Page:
Cannabis use may be associated with a range of positive health benefits, including decreased obesity, inflammation and diabetes risk, as well as a 10% reduction in cancer rates. These are the findings of research recently published in the journal Cannabis and Cannabinoid Research.
This research highlights the fact that even though cannabis smoke contains known carcinogens similar to tobacco smoke, it appears the anti-tumor effects of cannabis may not only cancel out any harmful effects, but provide some protection against certain cancers.
The study even goes on to suggest that if the 10% decrease in cancer risk indicated by the current analysis is accurate (which it might not be), then cannabis use would prevent as many as 23,800 to 35,700 cancer diagnoses and 8498 to 12,747 cancer deaths each year in America.
Conducted by Professor Thomas M. Clark at Indiana University in the U.S, the meta-analysis (a study that assesses the results of previous research to derive conclusions about that body of research) reviewed 34 studies that explored the relationship between cannabis use and the risk of developing certain types of cancers.
What he found was that cannabis use was negatively associated with various types of cancers, although not testicular cancer – for which risk was slightly increased, albeit by a non-significant amount. Cannabis use was most strongly correlated with a reduced risk of developing cancers of the head and neck.
However, the study also makes clear that there is “low confidence in this result due to high heterogeneity and a paucity of data for many cancer types.”
When dissecting the body of research, Prof. Clark also found decreased obesity in cannabis users, as well as decreased inflammation, improved insulin resistance and decreased risk of diabetes.
The reduction in obesity among cannabis users probably plays a part in decreased cancer risk as obesity is a well-established risk factor for many cancers, the study suggests.
Additionally, chronic inflammation is strongly associated with both obesity and with the initiation and progression of cancer.
The study states: “Cannabis use may directly inhibit inflammation at the cellular level, and in addition, indirectly reduces inflammation by decreasing BMI and risk of obesity. Both actions should decrease cancer risk. This effect would be offset if inflammatory responses are desensitized with chronic use.”
Furthermore, cannabis use is associated with reduced risk of diabetes, reduced fasting insulin levels, and reduced insulin resistance. Diabetes, elevated insulin and insulin resistance are all associated with greater cancer risk, and faster growth and aggressiveness, and thus increased mortality, from certain cancers.
It was also noted that cannabis can help regulate the gut microbiome and even prevent obesity in mice fed a high fat diet.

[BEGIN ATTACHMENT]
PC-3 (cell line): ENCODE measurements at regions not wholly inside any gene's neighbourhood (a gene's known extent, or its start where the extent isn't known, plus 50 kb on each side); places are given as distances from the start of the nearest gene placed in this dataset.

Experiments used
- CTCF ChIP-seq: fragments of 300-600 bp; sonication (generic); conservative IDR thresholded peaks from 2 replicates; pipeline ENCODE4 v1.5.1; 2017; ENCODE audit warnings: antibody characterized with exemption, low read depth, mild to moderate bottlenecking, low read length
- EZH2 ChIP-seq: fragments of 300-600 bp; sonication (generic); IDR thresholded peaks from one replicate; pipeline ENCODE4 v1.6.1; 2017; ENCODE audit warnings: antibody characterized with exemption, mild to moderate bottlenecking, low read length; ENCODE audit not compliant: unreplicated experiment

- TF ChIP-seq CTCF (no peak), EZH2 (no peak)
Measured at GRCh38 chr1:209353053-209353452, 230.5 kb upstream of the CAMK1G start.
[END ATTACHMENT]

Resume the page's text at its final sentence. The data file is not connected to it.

Direct antitumor properties of Cannabis
Perhaps the main action of cannabis reducing cancer risk is the direct antitumor properties of cannabis compounds, including psychoactive and non-psychoactive cannabinoids as well as flavonoids and possibly terpenes.
“Cannabinoids inhibit tumor initiation, metastasis, vascular adhesiveness, tissue invasiveness, and angiogenesis, while selectively stimulating apoptosis of cancer cells. They thus, by multiple mechanisms, inhibit all stages of cancer initiation, development, growth, and spread.
“As a result, in laboratory studies and animal models, cannabinoids destroy tumors while leaving surrounding cells unharmed. In laboratory studies, cannabinoids inhibit gliomas, thyroid epithelioma, lymphoma, neuroblastoma, and carcinomas of the oral region, lung, skin, uterus, breast, prostate, pancreas, and colon.”
The study concluded: “The current analysis suggests an association of cannabis use with a substantial decrease in risk of non-testicular cancers, with moderate effect size, and a non-significant increase in risk of testicular cancer, with negligible effect size. This suggests that cannabis use may substantially decrease the death rate from cancer in the United States.”
While it’s worth noting that the data used in this review are epidemiological, rather than experimental, and thus can show only association but not causation, it speaks to the need for the widespread use of cannabis and the relaxation of laws surrounding the plant.
Not only can cannabis reduce inflammation, diabetes, obesity and cancer risk (among other health benefits), it is well known to be extremely safe – safer than many pharmaceuticals.
So safe, in fact, that even when smoked – which produces known carcinogens – the positive effects outweigh the harm. If vaporised or consumed in the form of an oil, could cannabis confer even more protection? It’s likely.